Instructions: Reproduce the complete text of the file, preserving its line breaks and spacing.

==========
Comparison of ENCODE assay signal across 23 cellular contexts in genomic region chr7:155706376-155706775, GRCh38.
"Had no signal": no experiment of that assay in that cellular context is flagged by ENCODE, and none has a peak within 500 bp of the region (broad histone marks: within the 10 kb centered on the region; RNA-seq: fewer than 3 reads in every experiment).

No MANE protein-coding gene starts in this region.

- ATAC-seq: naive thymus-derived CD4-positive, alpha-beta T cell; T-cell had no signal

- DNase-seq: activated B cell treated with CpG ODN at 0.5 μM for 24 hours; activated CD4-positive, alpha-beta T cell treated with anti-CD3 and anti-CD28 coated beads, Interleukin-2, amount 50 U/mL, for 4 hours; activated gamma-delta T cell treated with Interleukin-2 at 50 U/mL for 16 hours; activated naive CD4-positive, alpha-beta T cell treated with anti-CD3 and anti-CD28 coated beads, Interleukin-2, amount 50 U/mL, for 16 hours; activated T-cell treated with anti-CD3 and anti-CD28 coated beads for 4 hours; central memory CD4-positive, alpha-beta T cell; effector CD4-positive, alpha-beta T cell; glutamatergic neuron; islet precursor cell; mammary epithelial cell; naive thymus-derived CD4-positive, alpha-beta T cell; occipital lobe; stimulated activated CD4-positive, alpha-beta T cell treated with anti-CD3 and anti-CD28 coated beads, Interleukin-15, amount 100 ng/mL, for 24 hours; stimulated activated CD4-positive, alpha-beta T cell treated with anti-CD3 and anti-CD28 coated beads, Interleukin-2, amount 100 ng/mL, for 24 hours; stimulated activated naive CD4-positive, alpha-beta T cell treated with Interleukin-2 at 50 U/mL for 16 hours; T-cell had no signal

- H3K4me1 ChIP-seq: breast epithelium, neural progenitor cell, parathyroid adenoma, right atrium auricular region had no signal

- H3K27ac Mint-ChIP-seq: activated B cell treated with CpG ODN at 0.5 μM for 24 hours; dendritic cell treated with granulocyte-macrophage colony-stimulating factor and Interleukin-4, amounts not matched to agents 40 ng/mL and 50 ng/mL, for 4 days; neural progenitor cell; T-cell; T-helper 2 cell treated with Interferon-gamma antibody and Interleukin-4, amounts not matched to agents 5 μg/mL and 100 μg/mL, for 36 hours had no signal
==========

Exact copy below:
Comparison of ENCODE assay signal across 23 cellular contexts in genomic region chr7:155706376-155706775, GRCh38.
"Had no signal": no experiment of that assay in that cellular context is flagged by ENCODE, and none has a peak within 500 bp of the region (broad histone marks: within the 10 kb centered on the region; RNA-seq: fewer than 3 reads in every experiment).

No MANE protein-coding gene starts in this region.

- ATAC-seq: naive thymus-derived CD4-positive, alpha-beta T cell; T-cell had no signal

- DNase-seq: activated B cell treated with CpG ODN at 0.5 μM for 24 hours; activated CD4-positive, alpha-beta T cell treated with anti-CD3 and anti-CD28 coated beads, Interleukin-2, amount 50 U/mL, for 4 hours; activated gamma-delta T cell treated with Interleukin-2 at 50 U/mL for 16 hours; activated naive CD4-positive, alpha-beta T cell treated with anti-CD3 and anti-CD28 coated beads, Interleukin-2, amount 50 U/mL, for 16 hours; activated T-cell treated with anti-CD3 and anti-CD28 coated beads for 4 hours; central memory CD4-positive, alpha-beta T cell; effector CD4-positive, alpha-beta T cell; glutamatergic neuron; islet precursor cell; mammary epithelial cell; naive thymus-derived CD4-positive, alpha-beta T cell; occipital lobe; stimulated activated CD4-positive, alpha-beta T cell treated with anti-CD3 and anti-CD28 coated beads, Interleukin-15, amount 100 ng/mL, for 24 hours; stimulated activated CD4-positive, alpha-beta T cell treated with anti-CD3 and anti-CD28 coated beads, Interleukin-2, amount 100 ng/mL, for 24 hours; stimulated activated naive CD4-positive, alpha-beta T cell treated with Interleukin-2 at 50 U/mL for 16 hours; T-cell had no signal

- H3K4me1 ChIP-seq: breast epithelium, neural progenitor cell, parathyroid adenoma, right atrium auricular region had no signal

- H3K27ac Mint-ChIP-seq: activated B cell treated with CpG ODN at 0.5 μM for 24 hours; dendritic cell treated with granulocyte-macrophage colony-stimulating factor and Interleukin-4, amounts not matched to agents 40 ng/mL and 50 ng/mL, for 4 days; neural progenitor cell; T-cell; T-helper 2 cell treated with Interferon-gamma antibody and Interleukin-4, amounts not matched to agents 5 μg/mL and 100 μg/mL, for 36 hours had no signal